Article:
Jayne-Anne Gadhia, CEO of Virgin Money, published her report on how to get more women into senior roles in financial services. What has she recommended?
Background to the report
Financial services employs many women, but the percentage of those who make it to executive committee or board level is low. In fact, financial services is one of the worst sectors when it comes to gender diversity at a senior level.
SAVVY TIP: A company’s board will include a range of directors but its executive committee will only include the senior leaders who have the authority to make important decisions about a company’s strategy and operations.
- Over two million people work in the financial services sector in the UK.
- The report’s survey of 200 financial firms found that women only make up 14% of those on executive committees in the financial services sector.
- The report found that there is a large difference within the financial services sector in the number of women at both board (where the percentage of women ranges from 7% -31%) and executive committee level (where the percentage of women ranges from 10% – 24%). The report says that this shows that certain parts of financial services have a bigger problem with a lack of women than others.
- 25% of companies in the report’s sample of 200 have no women at all on their executive committee.
- more than 60% have between 0 and 15% of women on their executive committee.
- nearly 17% of the 200 companies in the sample have no women on their board.
The business case for more women at senior level
The report quotes a number of reports and statistics that show that a diverse workforce performs better than one that has no or few women, including:
- Credit Suisse, which reported that the average return on equity of companies with at least one woman on the board between 2006 and 2012 was 16%; four percentage points higher than those companies with women on the board.
- McKinsey’s research which showed that companies with top quartile representation of women in executive committees generally perform better than companies with no women at the top, by some estimates with a 47% average return on equity.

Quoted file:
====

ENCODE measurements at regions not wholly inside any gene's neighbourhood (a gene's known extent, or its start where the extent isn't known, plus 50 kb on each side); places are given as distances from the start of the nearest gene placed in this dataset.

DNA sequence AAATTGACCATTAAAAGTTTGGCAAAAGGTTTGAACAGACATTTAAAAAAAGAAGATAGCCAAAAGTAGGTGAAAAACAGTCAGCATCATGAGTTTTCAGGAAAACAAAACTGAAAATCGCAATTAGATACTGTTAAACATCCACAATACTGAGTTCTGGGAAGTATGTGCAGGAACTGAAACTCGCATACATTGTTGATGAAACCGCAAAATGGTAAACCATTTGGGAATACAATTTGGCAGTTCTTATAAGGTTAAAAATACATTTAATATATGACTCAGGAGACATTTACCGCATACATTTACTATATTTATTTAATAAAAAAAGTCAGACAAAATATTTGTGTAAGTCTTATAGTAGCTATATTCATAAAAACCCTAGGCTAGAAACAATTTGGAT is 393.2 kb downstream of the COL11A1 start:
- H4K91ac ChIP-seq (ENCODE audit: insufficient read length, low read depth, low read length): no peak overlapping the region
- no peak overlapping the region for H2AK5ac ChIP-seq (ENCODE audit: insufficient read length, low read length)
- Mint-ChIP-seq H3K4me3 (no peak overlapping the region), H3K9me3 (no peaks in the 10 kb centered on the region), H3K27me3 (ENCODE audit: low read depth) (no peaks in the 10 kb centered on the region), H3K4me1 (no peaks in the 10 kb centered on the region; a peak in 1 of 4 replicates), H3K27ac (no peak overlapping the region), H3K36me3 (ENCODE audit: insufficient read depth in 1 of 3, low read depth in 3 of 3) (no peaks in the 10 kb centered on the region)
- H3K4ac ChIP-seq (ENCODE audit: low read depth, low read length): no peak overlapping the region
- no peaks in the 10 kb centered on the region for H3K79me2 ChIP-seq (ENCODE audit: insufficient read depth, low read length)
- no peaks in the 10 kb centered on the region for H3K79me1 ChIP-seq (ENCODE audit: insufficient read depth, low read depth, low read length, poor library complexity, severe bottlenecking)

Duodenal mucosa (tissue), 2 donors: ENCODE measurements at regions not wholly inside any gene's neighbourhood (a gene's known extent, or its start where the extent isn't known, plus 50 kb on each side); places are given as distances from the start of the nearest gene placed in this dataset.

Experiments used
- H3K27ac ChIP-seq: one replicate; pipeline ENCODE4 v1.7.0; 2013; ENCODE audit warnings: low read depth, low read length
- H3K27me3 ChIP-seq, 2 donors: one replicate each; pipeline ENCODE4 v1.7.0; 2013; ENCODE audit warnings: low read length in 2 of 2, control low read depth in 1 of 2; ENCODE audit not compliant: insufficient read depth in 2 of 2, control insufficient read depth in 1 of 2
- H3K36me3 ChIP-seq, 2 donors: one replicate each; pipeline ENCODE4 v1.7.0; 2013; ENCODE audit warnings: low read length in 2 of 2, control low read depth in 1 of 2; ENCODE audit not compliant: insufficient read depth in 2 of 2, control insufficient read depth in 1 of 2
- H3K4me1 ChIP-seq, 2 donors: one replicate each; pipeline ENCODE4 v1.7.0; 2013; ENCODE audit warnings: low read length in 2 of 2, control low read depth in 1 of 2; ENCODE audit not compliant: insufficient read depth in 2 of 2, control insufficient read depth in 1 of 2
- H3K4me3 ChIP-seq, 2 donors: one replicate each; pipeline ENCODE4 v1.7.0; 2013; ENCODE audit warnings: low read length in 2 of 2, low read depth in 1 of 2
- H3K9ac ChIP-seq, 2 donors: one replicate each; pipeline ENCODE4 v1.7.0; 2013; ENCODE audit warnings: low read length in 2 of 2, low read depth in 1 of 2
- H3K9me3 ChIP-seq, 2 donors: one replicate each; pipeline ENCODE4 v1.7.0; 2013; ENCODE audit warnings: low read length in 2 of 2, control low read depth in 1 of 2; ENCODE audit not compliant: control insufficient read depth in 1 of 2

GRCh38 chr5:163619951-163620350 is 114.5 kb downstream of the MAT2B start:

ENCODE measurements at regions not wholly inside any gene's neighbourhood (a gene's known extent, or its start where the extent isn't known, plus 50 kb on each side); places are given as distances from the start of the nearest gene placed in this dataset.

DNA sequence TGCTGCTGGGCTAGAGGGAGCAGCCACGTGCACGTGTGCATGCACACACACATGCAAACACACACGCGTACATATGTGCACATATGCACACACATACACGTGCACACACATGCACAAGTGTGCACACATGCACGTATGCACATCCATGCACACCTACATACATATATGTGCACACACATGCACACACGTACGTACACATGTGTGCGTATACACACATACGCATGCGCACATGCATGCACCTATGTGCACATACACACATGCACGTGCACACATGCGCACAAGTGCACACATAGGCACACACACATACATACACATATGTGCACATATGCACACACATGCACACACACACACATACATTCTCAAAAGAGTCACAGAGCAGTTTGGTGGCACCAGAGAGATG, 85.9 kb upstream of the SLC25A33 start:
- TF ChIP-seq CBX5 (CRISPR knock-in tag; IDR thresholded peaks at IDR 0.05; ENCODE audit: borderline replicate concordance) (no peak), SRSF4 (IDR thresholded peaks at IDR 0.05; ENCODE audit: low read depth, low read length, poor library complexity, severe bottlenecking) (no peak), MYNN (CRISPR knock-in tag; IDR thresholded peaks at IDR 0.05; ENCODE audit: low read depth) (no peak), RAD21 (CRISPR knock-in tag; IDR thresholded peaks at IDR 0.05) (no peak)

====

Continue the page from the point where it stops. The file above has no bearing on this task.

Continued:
- McKinsey’s research showing companies in the bottom quartile both for gender and for ethnicity and race are statistically less likely to achieve above average financial returns than the average companies in the data set (that is, bottom quartile companies are lagging rather than merely not leading).
What does the report recommend?
The report made a number of recommendations, including:
- A senior executive (at board level) should be given explicit responsibility for progress on ‘gender balance’ issues. The report says that the executive should be from a business-facing role rather than a support function (such as HR, communications, marketing and legal).
- The business should set targets for the number of women who should have roles at a senior level.
- The business should publish progress against these targets on its website.
- Part of the variable pay that senior executives receive (i.e. bonuses) should be linked to how well the company does against its own targets to increase the number of women recruited/ working at senior levels.
SAVVY TIP: These recommendations are voluntary, but they make part of a charter that the Treasury will ask firms to sign up to. The report says that HM Treasury expects most firms to sign up to the charter. If large sections of the industry don’t sign up to it, the Treasury may consider whether it needs to force firms to act.
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